The genetic data used in this study were selected as follows. First, the Estonian Cardio-Metabochip sample was used in the large-scale GWAS meta-analysis for T2D susceptibility from the DIAGRAM Consortium.11 We therefore reran the meta-analysis to remove the effects of the Estonian sample because we intended to use the Cardio-Metabochip for developing the optimal GRS score. Second, only SNPs with P < 0.5 for association with T2D in the meta-analysis were chosen for further analysis. A set of independent SNPs with r2 ≤ 0.05 was then obtained via the LD-based clumping procedure of PLINK.12 Finally, clumped SNPs were retrieved from the Estonian Biobank database and filtered for genotyping and imputation quality and minor allele frequency, resulting in a set of 7,502 SNPs for further analysis and GRS construction (Supplementary Table S1 online). Full details on selection and weighting of SNPs can be found in the Supplementary Methods and Figures online.
Statistical analysis was performed using R version 22.214.171.124
Suppose there are K independent markers with allele dosages available for a study, with estimated (linear or logistic) regression parameters from a GWAS meta-analysis and corresponding P values. We define the general GRS as
and different versions of GRS can be defined by varying the choice of weights .
The conventionally used GRS (also referred to as the single-weighted GRS) is defined by choosing for all markers with and otherwise, where is a P value threshold (often 5×10–8 or 5×10–6). Let GRSk denote the GRS where is chosen so that exactly k (k < K) markers with the smallest P values have nonzero weight in the score. For any choice of k, GRSk suffers from a phenomenon called “winner’s curse”—by selecting only SNPs with estimated P values below a certain threshold, one systematically selects SNPs with effect overestimated by chance. To correct for the resulting bias, we propose a doubly weighted GRS, denoted by dGRSk, defined by selecting with defined as an estimated probability that the i-th marker belongs to the set of top k SNPs with the strongest effect on the phenotype (“strongest” defined as having the smallest P value on average of all possible studies). We estimate such probability by simulating new values of potential parameter estimates based on the observed estimates and their standard errors (more details are provided in the Supplementary Methods and Figures online). We have conducted simulation studies (not presented in this article) that demonstrated that dGRSk indeed decreases the bias caused by the “winner’s curse” in the single-weighted GRSk. Although in practice the algorithm requires a large number of SNPs, choosing a small value of k will result in near-zero weights for most of the SNPs used.
Using the data of the genotyped subsets of the Estonian Biobank cohort, we calculated both GRSk and dGRSk by varying k from 1 to all 7,502 of the initially selected SNPs. The effect of each GRS was assessed using age-, sex-, and genotype platform–adjusted logistic regression models for prevalent T2D status. Both BMI-adjusted and unadjusted models were fitted. The fit of (nonnested) models using a different version of the GRS as a covariate was compared using the Cox likelihood ratio test.14 The GRS producing the highest log-likelihood for both BMI-adjusted and unadjusted models was selected for further validation.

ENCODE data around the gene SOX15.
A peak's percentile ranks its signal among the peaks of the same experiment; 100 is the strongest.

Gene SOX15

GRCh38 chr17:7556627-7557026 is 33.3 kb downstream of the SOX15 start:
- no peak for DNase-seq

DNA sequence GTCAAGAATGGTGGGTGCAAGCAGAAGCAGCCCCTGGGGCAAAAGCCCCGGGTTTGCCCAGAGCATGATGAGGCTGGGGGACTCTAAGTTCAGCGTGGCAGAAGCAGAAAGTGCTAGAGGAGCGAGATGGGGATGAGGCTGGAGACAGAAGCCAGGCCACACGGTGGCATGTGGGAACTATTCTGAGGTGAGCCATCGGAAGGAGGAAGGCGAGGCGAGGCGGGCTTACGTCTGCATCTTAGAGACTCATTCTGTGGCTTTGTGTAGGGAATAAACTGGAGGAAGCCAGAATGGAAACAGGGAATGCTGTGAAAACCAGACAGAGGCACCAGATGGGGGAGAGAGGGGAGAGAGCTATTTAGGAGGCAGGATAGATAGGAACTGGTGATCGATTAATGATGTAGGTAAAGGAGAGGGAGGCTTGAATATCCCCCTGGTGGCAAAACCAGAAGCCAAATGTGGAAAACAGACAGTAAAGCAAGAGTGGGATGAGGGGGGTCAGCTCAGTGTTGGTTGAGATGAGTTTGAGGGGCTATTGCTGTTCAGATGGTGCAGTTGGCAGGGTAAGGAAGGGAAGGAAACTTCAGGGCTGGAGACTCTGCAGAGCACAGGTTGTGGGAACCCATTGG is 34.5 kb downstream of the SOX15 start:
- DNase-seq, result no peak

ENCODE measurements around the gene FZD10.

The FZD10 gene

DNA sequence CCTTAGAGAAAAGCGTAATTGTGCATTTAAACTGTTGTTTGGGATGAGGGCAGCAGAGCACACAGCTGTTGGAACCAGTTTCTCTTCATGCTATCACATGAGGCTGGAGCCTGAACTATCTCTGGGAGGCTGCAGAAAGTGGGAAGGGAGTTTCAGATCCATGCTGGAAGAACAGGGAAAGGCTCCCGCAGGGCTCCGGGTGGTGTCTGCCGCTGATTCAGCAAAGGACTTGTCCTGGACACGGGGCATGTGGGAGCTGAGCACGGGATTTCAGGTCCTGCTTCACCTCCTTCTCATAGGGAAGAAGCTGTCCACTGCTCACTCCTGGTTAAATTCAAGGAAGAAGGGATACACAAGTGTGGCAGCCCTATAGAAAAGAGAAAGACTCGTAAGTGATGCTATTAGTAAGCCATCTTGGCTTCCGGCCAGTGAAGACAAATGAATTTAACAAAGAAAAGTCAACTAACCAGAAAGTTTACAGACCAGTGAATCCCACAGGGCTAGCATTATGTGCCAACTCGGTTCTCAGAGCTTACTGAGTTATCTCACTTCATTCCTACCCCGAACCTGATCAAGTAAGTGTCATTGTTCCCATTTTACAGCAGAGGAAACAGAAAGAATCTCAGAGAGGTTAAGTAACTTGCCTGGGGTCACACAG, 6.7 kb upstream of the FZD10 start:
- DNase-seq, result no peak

Because the GRS is a continuous measure, one also needs to specify a set of threshold values to classify individuals as being at “high,” “average,” or “low” genetic risk, for instance, to simplify the risk assessment in clinical practice. We investigated whether the quintiles of GRS can be used for that purpose, by using bar charts to compare the observed T2D prevalence in individuals aged 40–79 years across quintiles of the GRS and BMI category (<25, 25–30, 30–35, >35). In addition, bar charts were produced to study the distribution of individuals across GRS quintiles within the subset with prevalent T2D and in the subset of obese (BMI >35) T2D-free individuals aged 60 and older.
The GRS was further assessed for its effect on incident T2D in individuals without prevalent T2D at baseline and all-cause and cardiovascular mortality (in all individuals) using Cox proportional hazards modeling with age as the time scale. All models are adjusted for BMI category, smoking level (although smoking is not considered a standard predictor, we included it because of the significant effects of smoking level on T2D risk in our cohort), waist-to-hip ratio (WHR), waist circumference, physical activity level, history of high blood glucose, history of hypertension, fruit and vegetable consumption, and sex.
The analysis was restricted to the subset of 6,280 individuals aged 35–79 at recruitment (302 incident T2D cases) while censoring all T2D diagnoses beyond age 80 because diagnoses in the elderly are often related to significant risk-altering comorbidities (cancer or cardiovascular diseases). In addition, the Cox proportional hazards model was fitted in the subset with available glucose and lipid measurements (3,776 individuals, including 158 incident T2D cases) by adjusting for glucose, triglyceride, and HDL-cholesterol levels in addition to the covariates mentioned previously. The Kaplan-Meier graph of cumulative incidence of T2D was obtained for the subset with BMI >23.
The effects of GRS on BMI, WHR, plasma glucose, total cholesterol, HDL- and LDL-cholesterol, and triglyceride levels were estimated using age- and sex-adjusted linear regression analysis in individuals without prevalent T2D diagnosis. The effects of GRS on BMI and WHR were similarly assessed in individuals with prevalent T2D diagnosis.
For prevalent T2D, the area under the receiver operating characteristic (ROC) curve (AUC) was obtained from logistic regression fitted for individuals in the 40–79 age group who were genotyped on the OmniExpress platform. For incident T2D, Harrell’s c-statistic (concordance index) from the Cox proportional hazards models for individuals aged 35–79 with no prevalent T2D diagnosis was obtained.
To study reclassification and 5-year T2D risk predictions, Cox proportional hazards models with and without accounting for GRS were fitted. Improvement in the predictions was assessed using continuous net reclassification improvement (NRI) and integrated discrimination improvement (IDI).15 Confidence intervals for reclassification indices and c-statistics were estimated with bootstrapping.